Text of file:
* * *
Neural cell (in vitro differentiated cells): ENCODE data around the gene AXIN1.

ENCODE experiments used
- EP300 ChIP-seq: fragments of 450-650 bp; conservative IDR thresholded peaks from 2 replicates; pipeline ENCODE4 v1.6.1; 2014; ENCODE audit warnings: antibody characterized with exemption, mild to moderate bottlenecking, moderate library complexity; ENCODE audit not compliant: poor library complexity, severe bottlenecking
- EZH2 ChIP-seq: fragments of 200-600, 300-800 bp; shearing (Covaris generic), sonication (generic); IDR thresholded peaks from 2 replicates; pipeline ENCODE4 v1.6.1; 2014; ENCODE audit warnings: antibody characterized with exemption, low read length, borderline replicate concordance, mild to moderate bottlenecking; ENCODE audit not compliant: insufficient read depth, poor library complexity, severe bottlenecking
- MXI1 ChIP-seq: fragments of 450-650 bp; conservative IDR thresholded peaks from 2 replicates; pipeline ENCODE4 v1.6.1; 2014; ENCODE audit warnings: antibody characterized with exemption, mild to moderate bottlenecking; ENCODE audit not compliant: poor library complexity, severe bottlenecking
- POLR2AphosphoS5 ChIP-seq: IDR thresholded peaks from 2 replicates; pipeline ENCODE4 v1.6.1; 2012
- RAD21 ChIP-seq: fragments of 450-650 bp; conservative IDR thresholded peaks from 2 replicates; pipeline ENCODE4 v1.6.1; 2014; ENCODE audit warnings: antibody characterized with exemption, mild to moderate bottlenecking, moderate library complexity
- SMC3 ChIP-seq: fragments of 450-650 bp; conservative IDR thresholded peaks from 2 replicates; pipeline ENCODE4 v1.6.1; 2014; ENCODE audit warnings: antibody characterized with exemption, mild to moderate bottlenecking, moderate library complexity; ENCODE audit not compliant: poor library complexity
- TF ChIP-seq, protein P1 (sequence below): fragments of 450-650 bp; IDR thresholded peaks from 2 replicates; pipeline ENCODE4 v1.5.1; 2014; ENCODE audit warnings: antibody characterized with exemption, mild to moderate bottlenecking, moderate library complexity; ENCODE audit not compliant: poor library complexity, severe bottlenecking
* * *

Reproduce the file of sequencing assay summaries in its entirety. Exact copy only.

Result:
Neural cell (in vitro differentiated cells): ENCODE data around the gene AXIN1.

ENCODE experiments used
- EP300 ChIP-seq: fragments of 450-650 bp; conservative IDR thresholded peaks from 2 replicates; pipeline ENCODE4 v1.6.1; 2014; ENCODE audit warnings: antibody characterized with exemption, mild to moderate bottlenecking, moderate library complexity; ENCODE audit not compliant: poor library complexity, severe bottlenecking
- EZH2 ChIP-seq: fragments of 200-600, 300-800 bp; shearing (Covaris generic), sonication (generic); IDR thresholded peaks from 2 replicates; pipeline ENCODE4 v1.6.1; 2014; ENCODE audit warnings: antibody characterized with exemption, low read length, borderline replicate concordance, mild to moderate bottlenecking; ENCODE audit not compliant: insufficient read depth, poor library complexity, severe bottlenecking
- MXI1 ChIP-seq: fragments of 450-650 bp; conservative IDR thresholded peaks from 2 replicates; pipeline ENCODE4 v1.6.1; 2014; ENCODE audit warnings: antibody characterized with exemption, mild to moderate bottlenecking; ENCODE audit not compliant: poor library complexity, severe bottlenecking
- POLR2AphosphoS5 ChIP-seq: IDR thresholded peaks from 2 replicates; pipeline ENCODE4 v1.6.1; 2012
- RAD21 ChIP-seq: fragments of 450-650 bp; conservative IDR thresholded peaks from 2 replicates; pipeline ENCODE4 v1.6.1; 2014; ENCODE audit warnings: antibody characterized with exemption, mild to moderate bottlenecking, moderate library complexity
- SMC3 ChIP-seq: fragments of 450-650 bp; conservative IDR thresholded peaks from 2 replicates; pipeline ENCODE4 v1.6.1; 2014; ENCODE audit warnings: antibody characterized with exemption, mild to moderate bottlenecking, moderate library complexity; ENCODE audit not compliant: poor library complexity
- TF ChIP-seq, protein P1 (sequence below): fragments of 450-650 bp; IDR thresholded peaks from 2 replicates; pipeline ENCODE4 v1.5.1; 2014; ENCODE audit warnings: antibody characterized with exemption, mild to moderate bottlenecking, moderate library complexity; ENCODE audit not compliant: poor library complexity, severe bottlenecking